Suffering Jira? Creating tickets through its REST API

Daniel Solá
Jun 13 · 5 min read

As exciting as a Product Owner role may seem, dealing with requests is part of the job. There just seems to always be something going wrong, some bug to fix, some report to submit, just even simple user’s questions. These requests often materialized in several ways. Receiving and email was usually the most pleasant, and less common, way. Often, meetings were being disrupted due to supposed ‘urgencies’. Personal interruptions were usual. And on top of that, keeping track of those demands had become a daunting task.

Canalizing and keeping track of this kind of requests between departments had become a need to keep our PO’s sanity.

In an effort to manage support requests between different teams, we built a simple yet powerful webapp for internal use, just consisting of a form to submit an issue to a specific Jira board.

Our webapp being used by Nick Fury to manage the Avengers

Hated and loved in equal parts, Jira has become the de-facto tool used in Software project management. Quirky as the product itself, its REST API allows for issue creation. I suffered through its sometimes incomplete documentation so you don’t have to. Here’s how to create tickets using Jira REST API.

API authentication

All request to the API must be authenticated through a user’s email and API token. This token can be created here. It is important that this user has full admin rights over the board you want to create tickets in. Otherwise, some requests may fail due to missing privileges, such as setting an issue’s reporter.

The only thing clear in JIRA’s documentation

To avoid incurring in extra costs, our webapp uses the same user credentials to create all issues. This way, there is no need to create extra Jira users, which are paid, so everybody in the organization can use it, whether they have a Jira account or not.

Issue creation

In order to create a JIRA ticket, a POST request must be issued to your corresponding organization Jira URL, which will probably look like this.

https://your-organization.atlassian.net/rest/api/2/issue

In this case, we are using version 2 of this REST API, as the newest version seems to be buggy.

Basic fields

Here’s an example of how to set fields in a Jira POST request body:

{
"fields": {
"project": { "key": "SPIDERMAN" },
"summary": "Pictures",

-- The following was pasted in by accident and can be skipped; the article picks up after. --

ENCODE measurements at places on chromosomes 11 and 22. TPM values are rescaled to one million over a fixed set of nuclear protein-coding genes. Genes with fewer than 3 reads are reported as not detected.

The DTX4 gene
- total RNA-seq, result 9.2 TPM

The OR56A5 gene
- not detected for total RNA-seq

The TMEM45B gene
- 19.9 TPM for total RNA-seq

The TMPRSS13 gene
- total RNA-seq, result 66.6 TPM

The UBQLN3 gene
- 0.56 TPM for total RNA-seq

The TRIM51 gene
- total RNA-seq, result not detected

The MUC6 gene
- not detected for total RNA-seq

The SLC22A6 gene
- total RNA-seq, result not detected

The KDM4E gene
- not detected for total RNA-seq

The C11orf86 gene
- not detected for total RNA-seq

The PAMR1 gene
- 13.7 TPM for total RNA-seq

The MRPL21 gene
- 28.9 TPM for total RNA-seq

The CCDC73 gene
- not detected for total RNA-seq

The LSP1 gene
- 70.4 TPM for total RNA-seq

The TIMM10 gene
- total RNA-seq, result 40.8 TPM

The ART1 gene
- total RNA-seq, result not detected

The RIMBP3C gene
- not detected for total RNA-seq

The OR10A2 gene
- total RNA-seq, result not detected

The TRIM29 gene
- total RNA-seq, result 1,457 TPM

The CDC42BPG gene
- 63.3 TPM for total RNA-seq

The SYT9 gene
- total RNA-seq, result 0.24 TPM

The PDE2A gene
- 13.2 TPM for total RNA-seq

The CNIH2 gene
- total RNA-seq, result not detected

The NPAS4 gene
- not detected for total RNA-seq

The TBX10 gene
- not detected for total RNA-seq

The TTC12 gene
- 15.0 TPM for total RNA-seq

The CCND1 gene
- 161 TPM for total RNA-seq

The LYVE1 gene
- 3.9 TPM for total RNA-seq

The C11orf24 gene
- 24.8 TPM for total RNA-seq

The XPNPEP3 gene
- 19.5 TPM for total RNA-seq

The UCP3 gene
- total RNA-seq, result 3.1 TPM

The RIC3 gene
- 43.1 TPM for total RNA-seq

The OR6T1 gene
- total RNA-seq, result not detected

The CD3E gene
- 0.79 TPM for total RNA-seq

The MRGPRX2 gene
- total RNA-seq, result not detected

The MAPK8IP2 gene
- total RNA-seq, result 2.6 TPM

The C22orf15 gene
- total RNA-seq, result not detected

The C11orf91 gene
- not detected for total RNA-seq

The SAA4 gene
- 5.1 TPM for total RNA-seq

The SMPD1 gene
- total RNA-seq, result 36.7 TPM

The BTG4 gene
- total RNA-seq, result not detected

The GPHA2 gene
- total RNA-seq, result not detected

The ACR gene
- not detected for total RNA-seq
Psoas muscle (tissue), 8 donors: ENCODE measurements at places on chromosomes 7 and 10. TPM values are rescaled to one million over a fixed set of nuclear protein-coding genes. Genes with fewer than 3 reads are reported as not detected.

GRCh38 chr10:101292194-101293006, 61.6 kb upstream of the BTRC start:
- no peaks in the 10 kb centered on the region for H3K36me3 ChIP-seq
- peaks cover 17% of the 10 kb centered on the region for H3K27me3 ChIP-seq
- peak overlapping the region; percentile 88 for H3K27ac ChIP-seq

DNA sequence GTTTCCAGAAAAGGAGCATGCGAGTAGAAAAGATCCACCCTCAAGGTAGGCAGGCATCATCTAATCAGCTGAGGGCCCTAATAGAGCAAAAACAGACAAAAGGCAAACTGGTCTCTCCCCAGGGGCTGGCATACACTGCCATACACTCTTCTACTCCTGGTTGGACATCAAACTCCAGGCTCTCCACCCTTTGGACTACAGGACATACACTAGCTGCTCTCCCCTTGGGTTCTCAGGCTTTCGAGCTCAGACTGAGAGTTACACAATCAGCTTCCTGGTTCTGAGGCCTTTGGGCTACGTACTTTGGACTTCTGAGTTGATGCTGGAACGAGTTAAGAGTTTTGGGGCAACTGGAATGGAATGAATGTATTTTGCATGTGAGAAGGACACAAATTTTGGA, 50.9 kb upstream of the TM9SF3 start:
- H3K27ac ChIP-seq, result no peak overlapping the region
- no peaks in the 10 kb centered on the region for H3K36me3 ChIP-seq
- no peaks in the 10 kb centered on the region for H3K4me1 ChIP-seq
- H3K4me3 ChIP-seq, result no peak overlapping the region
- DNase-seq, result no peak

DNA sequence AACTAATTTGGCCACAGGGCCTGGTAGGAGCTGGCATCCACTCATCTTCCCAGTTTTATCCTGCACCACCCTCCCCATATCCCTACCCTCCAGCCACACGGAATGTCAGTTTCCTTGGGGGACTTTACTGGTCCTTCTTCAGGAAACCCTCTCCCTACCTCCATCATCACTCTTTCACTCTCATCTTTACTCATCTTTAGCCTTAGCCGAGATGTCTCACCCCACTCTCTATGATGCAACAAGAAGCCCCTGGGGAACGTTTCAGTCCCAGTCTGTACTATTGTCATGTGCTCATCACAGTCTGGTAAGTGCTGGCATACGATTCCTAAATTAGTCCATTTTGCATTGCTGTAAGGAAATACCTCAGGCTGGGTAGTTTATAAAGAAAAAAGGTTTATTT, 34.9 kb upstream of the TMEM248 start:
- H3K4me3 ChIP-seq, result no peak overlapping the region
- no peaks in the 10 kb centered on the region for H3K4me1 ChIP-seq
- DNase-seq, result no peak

"description": "I want pictures of Spiderman!",
"reporter": { "name": "jonh.jonah.jameson" },
"assignee": { "name": "peter.parker" },
"issuetype": { "name": "Task" },
"priority": { "id": "1" },
"labels": [ "Superheroes", "Pictures", "Urgent" ],
}
}
“And I want them in my desk tomorrow first thing in the morning!”

What are we actually filling here?

  • Project key indicates Jira which board we want to create this issue in.
  • Summary will be the title of our issue.
  • Description needs no description. It will apear in the body of your issue.
  • To set the issue’s reporter, the only working way is to send it’s name as its email, which can sometimes differ from it’s Jira username. In the following link you can search all your JIRA users and see their email.
https://your-organization.atlassian.net/people/search

For example, if a user named John Jonah Jameson has a registered email as john.jonah.jameson@daily-bugle.com, you will have to send its name to the Jira API as john.jonah.jameson.

  • Assignee can be set same way as reporter, by using its email name.
  • issueType specifies the kind of issue you want to create, probably a ‘Task’ or ‘Bug’.
  • Priority is a tricky one. By default, five levels are available, ranging from 5 being the lowest to 1 being the highest. Obviously, pictures of Spiderman are high priority.
  • Issue labels can be specified as an array of strings. Make sure your labels don’t have spaces in them, otherwise the request will fail.

More fields can be set, such as issue transitions or related issue’s epic link. You can find out more here.

Custom fields

Have you defined custom fields in your board issue screens? If so, to be able to fill these fields through your POST request, you must find their id and add a new entry in your request object as follows:

{
"fields": {
"project": { "key": "SPIDERMAN" },
"summary": "Pictures",
"description": "I want pictures of Spiderman!",
"reporter": { "name": "jonh.jonah.jameson" },
"issuetype": { "name": "Task" },
"priority": { "id": "1" },
"labels": [ "Superheroes", "Pictures", "Urgent ],
"customfield_10082": "Cover",
}
}

In this case, customfield_10082 is a custom field refering to the newspaper page the pictures must appear in. To find its id in Jira, you will need to have administrator privileges:

  • Go to Administration / Issues / Custom Fields
  • Search for your field and click on configure
  • You’ll see your custom field Id in the URL

Jira API will respond with a 200 status code if your request is successful. You fill find the ID of the issue you just created in the response body.

{
"id": "14294",
"key": "SPIDERMAN-24",
"self": "your-organization.atlassian.net/rest/api/2/issue/14294"
}

Adding attachments to your issues

Finally got those pictures of spiderman?

Then attach them to your issues by submitting a POST form-data request to the following URL, where ID is the key of an already existing issue, for example, PICS-56.

your-organization.atlassian.net/rest/api/2/issue/{ID}/attachments
  • Attach your pictures of spiderman as a field name ‘file’ to your request.
  • Set ‘X-Atlassian-Token’ : ‘nocheck’ in your request headers to avoid your request being blocked due to XSRF.
  • Enjoy pictures of Spiderman.
“Finally got you, Spiderman. Thanks Jira”

Tiendeo Tech

Code, thoughts and solutions — www.tiendeo.com

Daniel Solá

Written by

Biomedical Engineer & Software Developer

Tiendeo Tech

Code, thoughts and solutions — www.tiendeo.com